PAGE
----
Arrays 'A' and vector 'B' below are part of pandas dataframe.

I have a large array A of form:

28  39  52
77  80  66
7   18  24
9   97  68

I have a vector B of form:


How do I compare pythonically each column of A against B. I am trying to get True/False values for A < B comparison to get the following result:


I can do list comprehension syntax but is there a better way to pull this off. My array A and B are very large.


Consider the pd.DataFrame and pd.Series, A and B

A = pd.DataFrame([
        [28, 39, 52],
        [77, 80, 66],
        [7, 18, 24],
        [9, 97, 68]

B = pd.Series([32, 5, 42, 17])


By default, when you compare a pd.DataFrame with a pd.Series, pandas aligns each index value from the series with the column names of the dataframe. This is what happens when you use A < B. In this case, you have 4 rows in your dataframe and 4 elements in your series, so I'm going to assume you want to align the index values of the series with the index values of the dataframe. In order to specify the axis you want to align with, you need to use the comparison method rather than the operator. That's because when you use the method, you can use the axis parameter and specify that you want axis=0 rather than the default axis=1.

A.lt(B, axis=0)

       0      1      2
0   True  False  False
1  False  False  False
2   True   True   True
3   True  False  False

I often just write this as A.lt(B, 0)


In numpy, you also have to pay attention to the dimensionality of the arrays and you are assuming that the positions are already lined up. The positions will be taken care of if they come from the same dataframe.


[[28 39 52]
 [77 80 66]
 [ 7 18 24]
 [ 9 97 68]]


[32  5 42 17]

Notice that B is a 1 dimensional array while A is a 2 dimensional array. In order to compare B along the rows of A we need to reshape B into a 2 dimensional array. The most obvious way to do this is with reshape

print(A.values < B.values.reshape(4, 1))

[[ True False False]
 [False False False]
 [ True  True  True]
 [ True False False]]

However, these are ways in which you will commonly see others do the same reshaping

A.values < B.values.reshape(-1, 1)


A.values < B.values[:, None]

timed back test

To get a handle of how fast these comparisons are, I've constructed the following back test.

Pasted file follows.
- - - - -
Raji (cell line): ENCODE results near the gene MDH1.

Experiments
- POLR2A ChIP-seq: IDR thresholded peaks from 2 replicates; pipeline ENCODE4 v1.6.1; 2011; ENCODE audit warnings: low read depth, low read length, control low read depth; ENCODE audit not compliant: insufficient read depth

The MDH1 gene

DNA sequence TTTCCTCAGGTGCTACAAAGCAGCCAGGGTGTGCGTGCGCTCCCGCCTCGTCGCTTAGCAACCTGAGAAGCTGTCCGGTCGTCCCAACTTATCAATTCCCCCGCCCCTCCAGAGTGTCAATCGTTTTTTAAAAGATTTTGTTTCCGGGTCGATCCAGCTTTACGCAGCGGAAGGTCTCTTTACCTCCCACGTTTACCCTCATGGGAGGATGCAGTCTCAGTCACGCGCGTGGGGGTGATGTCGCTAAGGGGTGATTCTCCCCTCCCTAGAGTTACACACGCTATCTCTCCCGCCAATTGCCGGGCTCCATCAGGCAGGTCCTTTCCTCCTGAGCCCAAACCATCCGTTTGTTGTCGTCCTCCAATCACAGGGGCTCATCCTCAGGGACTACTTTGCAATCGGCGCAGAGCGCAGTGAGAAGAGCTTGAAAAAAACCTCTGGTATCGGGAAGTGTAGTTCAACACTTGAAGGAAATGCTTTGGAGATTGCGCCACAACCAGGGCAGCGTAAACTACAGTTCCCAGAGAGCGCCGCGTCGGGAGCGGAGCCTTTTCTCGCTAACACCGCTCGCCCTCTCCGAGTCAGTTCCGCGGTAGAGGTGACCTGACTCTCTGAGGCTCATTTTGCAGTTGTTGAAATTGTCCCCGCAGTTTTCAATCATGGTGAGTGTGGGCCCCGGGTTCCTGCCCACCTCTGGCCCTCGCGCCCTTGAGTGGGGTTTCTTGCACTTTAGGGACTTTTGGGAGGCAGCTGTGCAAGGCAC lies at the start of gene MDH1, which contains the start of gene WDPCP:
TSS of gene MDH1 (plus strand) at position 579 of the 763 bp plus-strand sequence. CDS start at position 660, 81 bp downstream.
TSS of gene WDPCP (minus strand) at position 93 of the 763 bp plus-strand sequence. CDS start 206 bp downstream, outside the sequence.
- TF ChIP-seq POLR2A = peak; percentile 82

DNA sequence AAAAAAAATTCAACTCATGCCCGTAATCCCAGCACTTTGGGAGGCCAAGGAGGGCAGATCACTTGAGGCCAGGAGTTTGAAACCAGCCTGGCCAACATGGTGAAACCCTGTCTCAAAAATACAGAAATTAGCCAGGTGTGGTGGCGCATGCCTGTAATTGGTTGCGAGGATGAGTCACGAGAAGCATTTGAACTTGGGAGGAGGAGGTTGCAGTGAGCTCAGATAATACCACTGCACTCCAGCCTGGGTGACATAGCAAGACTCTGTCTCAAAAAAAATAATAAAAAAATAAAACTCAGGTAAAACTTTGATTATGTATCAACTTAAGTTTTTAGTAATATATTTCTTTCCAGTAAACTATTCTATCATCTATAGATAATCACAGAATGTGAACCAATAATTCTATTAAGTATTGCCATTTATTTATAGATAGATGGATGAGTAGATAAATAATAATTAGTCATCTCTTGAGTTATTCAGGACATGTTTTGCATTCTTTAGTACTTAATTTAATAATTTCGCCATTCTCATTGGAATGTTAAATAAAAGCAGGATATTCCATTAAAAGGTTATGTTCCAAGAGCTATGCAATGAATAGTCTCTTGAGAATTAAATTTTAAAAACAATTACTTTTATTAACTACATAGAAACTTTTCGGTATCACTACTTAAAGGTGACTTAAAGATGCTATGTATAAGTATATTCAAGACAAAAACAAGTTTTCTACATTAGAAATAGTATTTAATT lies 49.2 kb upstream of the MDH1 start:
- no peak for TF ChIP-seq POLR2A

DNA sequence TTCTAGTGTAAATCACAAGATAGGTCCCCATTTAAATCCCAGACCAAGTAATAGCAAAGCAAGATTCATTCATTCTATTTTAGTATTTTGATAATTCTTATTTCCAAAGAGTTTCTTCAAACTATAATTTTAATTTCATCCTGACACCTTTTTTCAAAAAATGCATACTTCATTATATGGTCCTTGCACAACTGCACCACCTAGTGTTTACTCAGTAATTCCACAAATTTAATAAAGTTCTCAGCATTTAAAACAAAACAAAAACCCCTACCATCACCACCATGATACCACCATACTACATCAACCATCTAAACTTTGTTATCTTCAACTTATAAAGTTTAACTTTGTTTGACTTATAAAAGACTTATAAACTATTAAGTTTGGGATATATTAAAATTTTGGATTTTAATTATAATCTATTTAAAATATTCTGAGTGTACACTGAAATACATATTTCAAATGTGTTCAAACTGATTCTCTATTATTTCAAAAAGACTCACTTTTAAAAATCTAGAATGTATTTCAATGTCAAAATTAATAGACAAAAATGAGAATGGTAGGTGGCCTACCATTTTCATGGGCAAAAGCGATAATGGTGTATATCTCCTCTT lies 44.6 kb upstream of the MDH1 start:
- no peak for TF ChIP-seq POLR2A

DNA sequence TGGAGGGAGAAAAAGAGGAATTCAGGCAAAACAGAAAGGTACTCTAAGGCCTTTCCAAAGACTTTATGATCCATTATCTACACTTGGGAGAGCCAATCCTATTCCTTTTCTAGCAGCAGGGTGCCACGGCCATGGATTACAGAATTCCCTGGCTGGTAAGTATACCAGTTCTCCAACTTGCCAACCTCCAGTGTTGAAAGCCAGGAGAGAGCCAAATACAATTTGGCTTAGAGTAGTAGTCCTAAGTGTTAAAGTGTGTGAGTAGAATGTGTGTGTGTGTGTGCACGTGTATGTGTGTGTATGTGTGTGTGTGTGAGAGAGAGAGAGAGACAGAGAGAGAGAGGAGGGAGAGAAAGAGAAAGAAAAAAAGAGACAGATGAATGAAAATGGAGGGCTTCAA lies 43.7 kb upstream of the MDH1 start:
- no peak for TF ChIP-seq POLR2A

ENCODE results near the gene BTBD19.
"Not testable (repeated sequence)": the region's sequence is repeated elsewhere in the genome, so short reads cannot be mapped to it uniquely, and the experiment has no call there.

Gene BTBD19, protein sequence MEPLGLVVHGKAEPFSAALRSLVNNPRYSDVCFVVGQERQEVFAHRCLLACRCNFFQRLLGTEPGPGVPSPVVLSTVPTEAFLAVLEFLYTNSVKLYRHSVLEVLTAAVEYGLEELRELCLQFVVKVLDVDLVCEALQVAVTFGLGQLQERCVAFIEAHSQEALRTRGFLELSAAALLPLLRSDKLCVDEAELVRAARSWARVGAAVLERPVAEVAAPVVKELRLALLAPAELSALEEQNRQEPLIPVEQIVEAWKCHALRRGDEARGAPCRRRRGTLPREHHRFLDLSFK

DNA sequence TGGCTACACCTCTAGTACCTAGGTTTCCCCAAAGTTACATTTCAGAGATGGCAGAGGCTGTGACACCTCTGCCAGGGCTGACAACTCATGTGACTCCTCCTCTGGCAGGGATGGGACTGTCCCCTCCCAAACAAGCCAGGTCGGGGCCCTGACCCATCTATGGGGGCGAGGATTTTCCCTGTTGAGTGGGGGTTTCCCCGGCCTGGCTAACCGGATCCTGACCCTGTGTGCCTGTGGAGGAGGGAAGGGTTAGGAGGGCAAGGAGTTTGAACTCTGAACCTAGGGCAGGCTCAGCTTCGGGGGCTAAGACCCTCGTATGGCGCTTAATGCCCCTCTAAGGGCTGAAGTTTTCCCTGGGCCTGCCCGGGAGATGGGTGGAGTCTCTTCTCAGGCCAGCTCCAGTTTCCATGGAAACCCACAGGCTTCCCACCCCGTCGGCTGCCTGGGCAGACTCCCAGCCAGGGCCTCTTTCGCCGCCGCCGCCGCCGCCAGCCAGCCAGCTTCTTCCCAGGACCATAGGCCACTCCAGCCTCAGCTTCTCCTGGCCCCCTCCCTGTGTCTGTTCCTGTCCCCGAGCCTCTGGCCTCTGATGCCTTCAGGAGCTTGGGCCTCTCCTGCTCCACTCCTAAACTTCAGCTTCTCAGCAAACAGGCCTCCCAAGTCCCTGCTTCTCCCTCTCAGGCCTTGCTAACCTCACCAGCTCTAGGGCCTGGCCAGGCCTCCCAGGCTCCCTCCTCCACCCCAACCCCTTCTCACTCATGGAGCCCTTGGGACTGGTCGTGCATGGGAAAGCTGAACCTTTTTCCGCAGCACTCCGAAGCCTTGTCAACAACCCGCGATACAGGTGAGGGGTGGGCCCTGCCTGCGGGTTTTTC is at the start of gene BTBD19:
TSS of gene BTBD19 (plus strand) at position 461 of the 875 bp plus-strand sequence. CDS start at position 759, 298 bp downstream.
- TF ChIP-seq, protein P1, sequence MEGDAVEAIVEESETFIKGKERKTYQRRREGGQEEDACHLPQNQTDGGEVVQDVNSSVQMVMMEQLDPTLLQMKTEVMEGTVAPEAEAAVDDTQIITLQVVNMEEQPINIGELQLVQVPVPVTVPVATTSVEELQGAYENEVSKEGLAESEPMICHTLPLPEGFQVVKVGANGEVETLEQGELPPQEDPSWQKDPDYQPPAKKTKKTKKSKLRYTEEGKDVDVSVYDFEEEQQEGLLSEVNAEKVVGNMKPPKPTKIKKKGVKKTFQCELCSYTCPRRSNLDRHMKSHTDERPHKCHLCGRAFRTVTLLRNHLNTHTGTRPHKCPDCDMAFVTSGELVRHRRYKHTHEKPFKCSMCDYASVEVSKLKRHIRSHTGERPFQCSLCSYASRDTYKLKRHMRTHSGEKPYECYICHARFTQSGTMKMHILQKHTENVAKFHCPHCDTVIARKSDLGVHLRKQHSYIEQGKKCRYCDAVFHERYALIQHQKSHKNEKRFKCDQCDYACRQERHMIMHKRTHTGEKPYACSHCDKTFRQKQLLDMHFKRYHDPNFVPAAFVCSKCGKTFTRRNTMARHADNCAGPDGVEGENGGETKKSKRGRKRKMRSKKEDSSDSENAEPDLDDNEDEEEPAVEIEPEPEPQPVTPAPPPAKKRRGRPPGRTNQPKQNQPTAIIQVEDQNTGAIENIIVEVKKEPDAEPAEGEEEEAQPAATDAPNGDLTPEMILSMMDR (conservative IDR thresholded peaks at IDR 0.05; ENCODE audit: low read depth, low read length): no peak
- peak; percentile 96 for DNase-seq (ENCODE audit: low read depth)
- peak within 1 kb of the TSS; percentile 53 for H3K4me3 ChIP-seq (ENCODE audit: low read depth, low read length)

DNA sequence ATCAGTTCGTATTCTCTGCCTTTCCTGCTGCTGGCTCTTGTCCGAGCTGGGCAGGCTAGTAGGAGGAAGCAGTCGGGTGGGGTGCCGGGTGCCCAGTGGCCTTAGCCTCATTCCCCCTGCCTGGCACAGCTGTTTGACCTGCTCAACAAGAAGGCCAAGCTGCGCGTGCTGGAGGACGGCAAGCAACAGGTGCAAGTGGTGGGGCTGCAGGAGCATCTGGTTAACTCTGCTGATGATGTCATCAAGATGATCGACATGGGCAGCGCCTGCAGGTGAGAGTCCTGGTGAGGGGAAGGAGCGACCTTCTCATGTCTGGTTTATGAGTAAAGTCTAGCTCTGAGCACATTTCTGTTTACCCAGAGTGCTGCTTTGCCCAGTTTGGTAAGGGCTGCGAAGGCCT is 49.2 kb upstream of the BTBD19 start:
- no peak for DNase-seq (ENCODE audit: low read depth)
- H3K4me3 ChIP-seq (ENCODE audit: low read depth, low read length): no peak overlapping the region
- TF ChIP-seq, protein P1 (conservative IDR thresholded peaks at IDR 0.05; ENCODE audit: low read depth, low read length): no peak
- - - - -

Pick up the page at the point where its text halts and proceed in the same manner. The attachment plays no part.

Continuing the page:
def pd_cmp(df, s):
    return df.lt(s, 0)

def np_cmp_a2a(df, s):
    """To get an apples to apples comparison
    I return the same thing in both functions"""
    return pd.DataFrame(
        df.values < s.values[:, None],
        df.index, df.columns

def np_cmp_a2o(df, s):
    """To get an apples to oranges comparison
    I return a numpy array"""
    return df.values < s.values[:, None]

results = pd.DataFrame(
    index=pd.Index([10, 1000, 100000], name='group size'),
    columns=pd.Index(['pd_cmp', 'np_cmp_a2a', 'np_cmp_a2o'], name='method'),

from timeit import timeit

for i in results.index:
    df = pd.concat([A] * i, ignore_index=True)
    s = pd.concat([B] * i, ignore_index=True)
    for j in results.columns:
            i, j,
                '{}(df, s)'.format(j),
                'from __main__ import {}, df, s'.format(j),


enter image description here

I can conclude that the numpy based solutions are faster but not all that much. They all scale the same.

  • Since OP says the arrays are very large, performance comparison b/w Pandas vs Numpy would be much informative for future readers – kmario23 Mar 14 '17 at 16:42
  • 1
    I really like your pandas "timeit" wrapper. – MaxU Mar 14 '17 at 17:34

You can do this using lt and calling squeeze on B so it flattens the df to a 1-D Series:

In [107]:

       0      1      2
0   True  False  False
1  False  False  False
2   True   True   True
3   True  False  False

The problem is that without squeeze then it will try to align on the column labels which we don't want. We want to broadcast the comparison along the column-axis


The more efficient is to go down numpy level (A,B are DataFrames here):


Yet another option using numpy is with numpy.newaxis

In [99]: B = B[:, np.newaxis]

In [100]: B
       [ 5],

In [101]: A < B
array([[ True, False, False],
       [False, False, False],
       [ True,  True,  True],
       [ True, False, False]], dtype=bool)

Essentially, we're converting the vector B into a 2D array so that numpy can broadcast when comparing two arrays of different shapes.

  • 1
    this is useful didn't know about np.newaxis +1 – EdChum Mar 14 '17 at 17:09
  • @EdChum np.newaxis is synonymous with None. np.newaxis is None evaluates to True – piRSquared Mar 14 '17 at 17:16
  • @piRSquared ah.. I didn't know that, I've always use None in these situations – EdChum Mar 14 '17 at 17:17
  • @EdChum as do most people because it's 6 characters less to write :-) – piRSquared Mar 14 '17 at 17:18
  • 1
    @EdChum I prefer this way since it's more intuitive (implies that we're increasing the array axis by 1, each time we use newaxis) and readable :) – kmario23 Mar 14 '17 at 18:20

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